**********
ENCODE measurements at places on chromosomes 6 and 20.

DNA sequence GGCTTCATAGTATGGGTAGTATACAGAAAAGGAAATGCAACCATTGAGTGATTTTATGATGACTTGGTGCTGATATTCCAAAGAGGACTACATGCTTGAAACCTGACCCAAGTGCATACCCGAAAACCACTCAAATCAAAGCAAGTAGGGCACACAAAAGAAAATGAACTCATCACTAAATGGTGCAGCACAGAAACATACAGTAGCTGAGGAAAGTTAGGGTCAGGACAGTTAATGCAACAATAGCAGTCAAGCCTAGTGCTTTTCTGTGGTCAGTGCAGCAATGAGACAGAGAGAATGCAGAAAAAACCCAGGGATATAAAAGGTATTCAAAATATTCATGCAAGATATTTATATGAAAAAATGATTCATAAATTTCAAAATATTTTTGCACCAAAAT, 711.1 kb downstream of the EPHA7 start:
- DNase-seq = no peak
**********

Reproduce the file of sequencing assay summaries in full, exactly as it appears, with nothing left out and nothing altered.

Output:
ENCODE measurements at places on chromosomes 6 and 20.

DNA sequence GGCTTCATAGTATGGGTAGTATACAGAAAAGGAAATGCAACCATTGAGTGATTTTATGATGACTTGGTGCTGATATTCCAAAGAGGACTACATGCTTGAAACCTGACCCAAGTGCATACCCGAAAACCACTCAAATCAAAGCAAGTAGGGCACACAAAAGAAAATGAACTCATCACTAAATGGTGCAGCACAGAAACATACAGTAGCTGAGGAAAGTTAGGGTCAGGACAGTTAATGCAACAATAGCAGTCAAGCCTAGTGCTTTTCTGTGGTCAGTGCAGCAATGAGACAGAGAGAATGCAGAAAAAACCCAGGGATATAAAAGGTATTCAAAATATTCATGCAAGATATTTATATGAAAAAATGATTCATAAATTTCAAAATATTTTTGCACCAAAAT, 711.1 kb downstream of the EPHA7 start:
- DNase-seq = no peak